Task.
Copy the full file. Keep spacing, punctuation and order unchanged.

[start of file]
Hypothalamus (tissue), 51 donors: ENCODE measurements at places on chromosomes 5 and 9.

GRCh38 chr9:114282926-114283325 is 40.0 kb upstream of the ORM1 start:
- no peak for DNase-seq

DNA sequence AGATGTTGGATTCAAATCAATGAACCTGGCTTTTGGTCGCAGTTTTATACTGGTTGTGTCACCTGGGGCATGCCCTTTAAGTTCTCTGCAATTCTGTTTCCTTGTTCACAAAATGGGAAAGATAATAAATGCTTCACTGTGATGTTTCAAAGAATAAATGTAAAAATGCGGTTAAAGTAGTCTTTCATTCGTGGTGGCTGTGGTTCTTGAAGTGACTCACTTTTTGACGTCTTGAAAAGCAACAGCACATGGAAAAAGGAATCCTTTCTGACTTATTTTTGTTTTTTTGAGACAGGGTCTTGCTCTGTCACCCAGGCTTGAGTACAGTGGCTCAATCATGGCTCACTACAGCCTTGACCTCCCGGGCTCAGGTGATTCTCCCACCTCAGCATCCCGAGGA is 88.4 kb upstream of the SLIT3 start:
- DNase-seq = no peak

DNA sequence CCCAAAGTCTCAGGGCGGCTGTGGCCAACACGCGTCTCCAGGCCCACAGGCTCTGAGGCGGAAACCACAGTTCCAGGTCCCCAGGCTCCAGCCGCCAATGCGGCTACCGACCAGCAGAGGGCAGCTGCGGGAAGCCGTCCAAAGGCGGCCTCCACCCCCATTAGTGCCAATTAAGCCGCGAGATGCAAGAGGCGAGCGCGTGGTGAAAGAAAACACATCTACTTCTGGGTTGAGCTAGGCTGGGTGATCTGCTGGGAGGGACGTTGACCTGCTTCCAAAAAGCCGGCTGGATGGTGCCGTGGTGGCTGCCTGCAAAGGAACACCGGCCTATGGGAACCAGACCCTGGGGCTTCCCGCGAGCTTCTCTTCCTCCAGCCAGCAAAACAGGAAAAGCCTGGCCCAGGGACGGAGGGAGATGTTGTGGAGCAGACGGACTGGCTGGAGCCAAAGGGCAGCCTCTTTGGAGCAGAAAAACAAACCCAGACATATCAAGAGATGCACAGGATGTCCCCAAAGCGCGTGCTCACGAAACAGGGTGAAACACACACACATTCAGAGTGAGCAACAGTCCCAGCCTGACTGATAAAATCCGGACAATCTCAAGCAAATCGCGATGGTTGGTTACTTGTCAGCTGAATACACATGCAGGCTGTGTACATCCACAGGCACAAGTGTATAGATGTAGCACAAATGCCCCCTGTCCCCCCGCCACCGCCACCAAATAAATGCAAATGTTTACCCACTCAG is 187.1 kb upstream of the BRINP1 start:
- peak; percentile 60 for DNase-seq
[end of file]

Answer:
Hypothalamus (tissue), 51 donors: ENCODE measurements at places on chromosomes 5 and 9.

GRCh38 chr9:114282926-114283325 is 40.0 kb upstream of the ORM1 start:
- no peak for DNase-seq

DNA sequence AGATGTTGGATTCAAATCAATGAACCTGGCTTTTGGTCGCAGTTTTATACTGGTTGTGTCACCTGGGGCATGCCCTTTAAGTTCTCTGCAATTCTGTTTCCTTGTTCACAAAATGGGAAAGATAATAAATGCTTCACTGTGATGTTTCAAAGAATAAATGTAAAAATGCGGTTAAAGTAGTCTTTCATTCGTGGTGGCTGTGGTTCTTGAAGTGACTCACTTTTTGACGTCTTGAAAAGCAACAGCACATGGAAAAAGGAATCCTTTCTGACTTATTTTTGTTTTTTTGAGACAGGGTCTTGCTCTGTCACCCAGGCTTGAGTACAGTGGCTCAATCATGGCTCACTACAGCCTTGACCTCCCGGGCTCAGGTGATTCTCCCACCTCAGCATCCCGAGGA is 88.4 kb upstream of the SLIT3 start:
- DNase-seq = no peak

DNA sequence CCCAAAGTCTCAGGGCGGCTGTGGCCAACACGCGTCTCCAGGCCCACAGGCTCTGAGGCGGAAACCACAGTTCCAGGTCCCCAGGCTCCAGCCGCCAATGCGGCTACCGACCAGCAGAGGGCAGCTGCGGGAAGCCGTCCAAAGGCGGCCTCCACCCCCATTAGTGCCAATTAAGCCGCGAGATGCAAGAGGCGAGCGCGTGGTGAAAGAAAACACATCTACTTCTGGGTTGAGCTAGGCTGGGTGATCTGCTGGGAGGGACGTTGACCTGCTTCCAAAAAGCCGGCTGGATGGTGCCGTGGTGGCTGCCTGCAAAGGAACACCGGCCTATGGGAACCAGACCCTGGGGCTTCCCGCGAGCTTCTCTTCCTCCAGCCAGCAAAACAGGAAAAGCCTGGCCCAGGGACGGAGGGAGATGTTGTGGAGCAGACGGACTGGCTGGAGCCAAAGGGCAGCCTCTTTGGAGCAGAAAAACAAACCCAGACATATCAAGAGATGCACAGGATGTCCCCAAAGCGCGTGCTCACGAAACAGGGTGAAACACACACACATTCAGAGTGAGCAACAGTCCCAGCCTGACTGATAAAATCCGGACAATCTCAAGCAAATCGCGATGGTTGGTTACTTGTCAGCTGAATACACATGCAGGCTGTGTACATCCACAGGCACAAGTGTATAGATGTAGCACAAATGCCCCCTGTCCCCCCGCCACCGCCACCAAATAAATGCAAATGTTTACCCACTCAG is 187.1 kb upstream of the BRINP1 start:
- peak; percentile 60 for DNase-seq